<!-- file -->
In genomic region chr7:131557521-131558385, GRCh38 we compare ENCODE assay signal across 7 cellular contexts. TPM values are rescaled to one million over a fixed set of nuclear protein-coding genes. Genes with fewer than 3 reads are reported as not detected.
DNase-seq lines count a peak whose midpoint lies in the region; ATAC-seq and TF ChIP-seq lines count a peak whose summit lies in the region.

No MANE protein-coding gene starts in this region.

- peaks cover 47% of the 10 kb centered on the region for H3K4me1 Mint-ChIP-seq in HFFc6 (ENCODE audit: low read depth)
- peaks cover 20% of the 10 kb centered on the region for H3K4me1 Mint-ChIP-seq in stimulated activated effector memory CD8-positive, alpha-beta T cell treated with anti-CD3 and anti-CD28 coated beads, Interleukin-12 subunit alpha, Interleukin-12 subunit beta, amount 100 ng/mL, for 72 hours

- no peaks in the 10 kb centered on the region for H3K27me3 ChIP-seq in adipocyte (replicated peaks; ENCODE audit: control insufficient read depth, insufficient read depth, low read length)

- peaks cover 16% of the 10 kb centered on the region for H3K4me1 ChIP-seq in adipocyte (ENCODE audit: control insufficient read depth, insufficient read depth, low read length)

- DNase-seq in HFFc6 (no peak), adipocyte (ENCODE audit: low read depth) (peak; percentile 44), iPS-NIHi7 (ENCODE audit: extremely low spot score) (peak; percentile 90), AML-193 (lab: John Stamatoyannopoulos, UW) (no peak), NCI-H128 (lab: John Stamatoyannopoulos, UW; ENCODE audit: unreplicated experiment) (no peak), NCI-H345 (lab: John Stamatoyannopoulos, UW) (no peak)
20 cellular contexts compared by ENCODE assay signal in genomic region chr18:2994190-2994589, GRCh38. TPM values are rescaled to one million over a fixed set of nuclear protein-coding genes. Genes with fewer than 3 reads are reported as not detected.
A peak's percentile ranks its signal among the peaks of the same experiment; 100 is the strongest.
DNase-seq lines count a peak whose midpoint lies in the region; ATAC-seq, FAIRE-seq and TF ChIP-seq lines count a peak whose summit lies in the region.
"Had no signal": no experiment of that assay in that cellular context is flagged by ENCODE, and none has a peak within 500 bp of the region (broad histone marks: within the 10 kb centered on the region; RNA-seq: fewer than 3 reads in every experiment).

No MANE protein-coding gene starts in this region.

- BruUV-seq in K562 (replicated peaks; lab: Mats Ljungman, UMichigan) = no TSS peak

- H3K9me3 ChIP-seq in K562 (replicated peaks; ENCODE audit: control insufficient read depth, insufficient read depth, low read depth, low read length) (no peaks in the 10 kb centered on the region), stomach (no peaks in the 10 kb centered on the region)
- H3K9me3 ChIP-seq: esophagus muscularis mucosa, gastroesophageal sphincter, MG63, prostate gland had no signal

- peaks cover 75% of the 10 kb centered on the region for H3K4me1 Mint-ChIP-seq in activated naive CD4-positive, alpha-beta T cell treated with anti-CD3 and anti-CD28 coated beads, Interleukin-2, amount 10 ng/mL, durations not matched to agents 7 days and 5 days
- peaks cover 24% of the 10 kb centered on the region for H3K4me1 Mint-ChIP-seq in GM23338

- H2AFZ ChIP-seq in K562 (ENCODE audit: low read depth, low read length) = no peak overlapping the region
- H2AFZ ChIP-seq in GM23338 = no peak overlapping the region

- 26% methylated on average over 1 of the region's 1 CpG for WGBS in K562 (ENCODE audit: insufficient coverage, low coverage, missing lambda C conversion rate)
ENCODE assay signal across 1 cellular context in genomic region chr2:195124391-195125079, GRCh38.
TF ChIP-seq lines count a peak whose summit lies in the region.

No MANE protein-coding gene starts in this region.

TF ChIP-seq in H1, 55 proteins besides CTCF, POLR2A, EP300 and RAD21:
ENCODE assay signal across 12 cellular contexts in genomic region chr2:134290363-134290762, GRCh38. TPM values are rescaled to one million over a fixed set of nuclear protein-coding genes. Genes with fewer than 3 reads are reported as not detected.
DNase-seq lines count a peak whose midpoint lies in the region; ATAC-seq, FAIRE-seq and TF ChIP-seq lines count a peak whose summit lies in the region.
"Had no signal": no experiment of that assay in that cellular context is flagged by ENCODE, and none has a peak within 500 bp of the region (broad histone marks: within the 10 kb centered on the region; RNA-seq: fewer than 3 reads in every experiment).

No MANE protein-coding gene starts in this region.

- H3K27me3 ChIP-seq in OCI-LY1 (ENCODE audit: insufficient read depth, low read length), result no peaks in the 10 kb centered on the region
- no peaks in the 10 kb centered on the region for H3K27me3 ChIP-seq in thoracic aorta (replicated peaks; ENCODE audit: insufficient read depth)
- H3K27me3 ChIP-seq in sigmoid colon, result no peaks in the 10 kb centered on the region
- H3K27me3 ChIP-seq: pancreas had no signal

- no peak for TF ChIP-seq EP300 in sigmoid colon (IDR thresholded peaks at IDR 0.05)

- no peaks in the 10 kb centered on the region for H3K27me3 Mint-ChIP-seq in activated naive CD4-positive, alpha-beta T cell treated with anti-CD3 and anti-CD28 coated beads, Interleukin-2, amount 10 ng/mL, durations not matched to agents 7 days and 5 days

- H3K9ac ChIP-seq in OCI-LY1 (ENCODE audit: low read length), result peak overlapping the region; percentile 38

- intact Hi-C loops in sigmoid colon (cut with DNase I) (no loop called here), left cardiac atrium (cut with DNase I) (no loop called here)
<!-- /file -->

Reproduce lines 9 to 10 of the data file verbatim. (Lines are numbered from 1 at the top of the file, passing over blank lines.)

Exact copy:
20 cellular contexts compared by ENCODE assay signal in genomic region chr18:2994190-2994589, GRCh38. TPM values are rescaled to one million over a fixed set of nuclear protein-coding genes. Genes with fewer than 3 reads are reported as not detected.
A peak's percentile ranks its signal among the peaks of the same experiment; 100 is the strongest.